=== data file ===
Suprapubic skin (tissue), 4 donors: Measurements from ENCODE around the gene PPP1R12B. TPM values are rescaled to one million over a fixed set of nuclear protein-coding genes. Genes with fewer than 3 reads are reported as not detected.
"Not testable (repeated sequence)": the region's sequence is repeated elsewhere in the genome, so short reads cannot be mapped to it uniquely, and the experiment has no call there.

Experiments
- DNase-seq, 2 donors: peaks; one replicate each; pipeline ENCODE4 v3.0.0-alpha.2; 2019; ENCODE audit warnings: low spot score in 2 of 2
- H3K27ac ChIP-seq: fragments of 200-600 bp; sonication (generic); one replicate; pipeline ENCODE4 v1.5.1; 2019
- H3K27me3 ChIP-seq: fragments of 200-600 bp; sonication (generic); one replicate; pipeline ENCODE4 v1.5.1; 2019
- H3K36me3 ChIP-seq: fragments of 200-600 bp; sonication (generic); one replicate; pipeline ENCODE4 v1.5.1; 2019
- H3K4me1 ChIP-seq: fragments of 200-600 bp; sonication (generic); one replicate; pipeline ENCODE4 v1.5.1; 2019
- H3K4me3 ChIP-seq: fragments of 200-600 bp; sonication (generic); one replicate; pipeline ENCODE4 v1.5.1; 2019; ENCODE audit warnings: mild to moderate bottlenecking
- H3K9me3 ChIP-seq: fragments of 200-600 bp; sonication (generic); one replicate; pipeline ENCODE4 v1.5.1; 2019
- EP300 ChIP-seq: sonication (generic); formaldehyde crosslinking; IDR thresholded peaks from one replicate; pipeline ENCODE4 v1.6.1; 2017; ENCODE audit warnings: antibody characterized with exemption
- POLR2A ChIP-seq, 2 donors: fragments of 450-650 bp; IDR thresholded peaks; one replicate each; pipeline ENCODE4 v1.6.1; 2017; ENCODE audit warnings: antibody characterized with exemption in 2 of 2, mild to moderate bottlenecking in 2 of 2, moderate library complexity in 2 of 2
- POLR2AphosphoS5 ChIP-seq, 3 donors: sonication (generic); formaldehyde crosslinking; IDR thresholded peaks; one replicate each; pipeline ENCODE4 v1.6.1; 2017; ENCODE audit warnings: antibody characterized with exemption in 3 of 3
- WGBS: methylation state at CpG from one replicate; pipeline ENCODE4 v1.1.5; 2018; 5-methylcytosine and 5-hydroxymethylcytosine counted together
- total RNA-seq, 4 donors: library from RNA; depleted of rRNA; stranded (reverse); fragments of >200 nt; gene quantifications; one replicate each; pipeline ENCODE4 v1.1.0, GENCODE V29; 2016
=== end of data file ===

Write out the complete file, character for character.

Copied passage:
Suprapubic skin (tissue), 4 donors: Measurements from ENCODE around the gene PPP1R12B. TPM values are rescaled to one million over a fixed set of nuclear protein-coding genes. Genes with fewer than 3 reads are reported as not detected.
"Not testable (repeated sequence)": the region's sequence is repeated elsewhere in the genome, so short reads cannot be mapped to it uniquely, and the experiment has no call there.

Experiments
- DNase-seq, 2 donors: peaks; one replicate each; pipeline ENCODE4 v3.0.0-alpha.2; 2019; ENCODE audit warnings: low spot score in 2 of 2
- H3K27ac ChIP-seq: fragments of 200-600 bp; sonication (generic); one replicate; pipeline ENCODE4 v1.5.1; 2019
- H3K27me3 ChIP-seq: fragments of 200-600 bp; sonication (generic); one replicate; pipeline ENCODE4 v1.5.1; 2019
- H3K36me3 ChIP-seq: fragments of 200-600 bp; sonication (generic); one replicate; pipeline ENCODE4 v1.5.1; 2019
- H3K4me1 ChIP-seq: fragments of 200-600 bp; sonication (generic); one replicate; pipeline ENCODE4 v1.5.1; 2019
- H3K4me3 ChIP-seq: fragments of 200-600 bp; sonication (generic); one replicate; pipeline ENCODE4 v1.5.1; 2019; ENCODE audit warnings: mild to moderate bottlenecking
- H3K9me3 ChIP-seq: fragments of 200-600 bp; sonication (generic); one replicate; pipeline ENCODE4 v1.5.1; 2019
- EP300 ChIP-seq: sonication (generic); formaldehyde crosslinking; IDR thresholded peaks from one replicate; pipeline ENCODE4 v1.6.1; 2017; ENCODE audit warnings: antibody characterized with exemption
- POLR2A ChIP-seq, 2 donors: fragments of 450-650 bp; IDR thresholded peaks; one replicate each; pipeline ENCODE4 v1.6.1; 2017; ENCODE audit warnings: antibody characterized with exemption in 2 of 2, mild to moderate bottlenecking in 2 of 2, moderate library complexity in 2 of 2
- POLR2AphosphoS5 ChIP-seq, 3 donors: sonication (generic); formaldehyde crosslinking; IDR thresholded peaks; one replicate each; pipeline ENCODE4 v1.6.1; 2017; ENCODE audit warnings: antibody characterized with exemption in 3 of 3
- WGBS: methylation state at CpG from one replicate; pipeline ENCODE4 v1.1.5; 2018; 5-methylcytosine and 5-hydroxymethylcytosine counted together
- total RNA-seq, 4 donors: library from RNA; depleted of rRNA; stranded (reverse); fragments of >200 nt; gene quantifications; one replicate each; pipeline ENCODE4 v1.1.0, GENCODE V29; 2016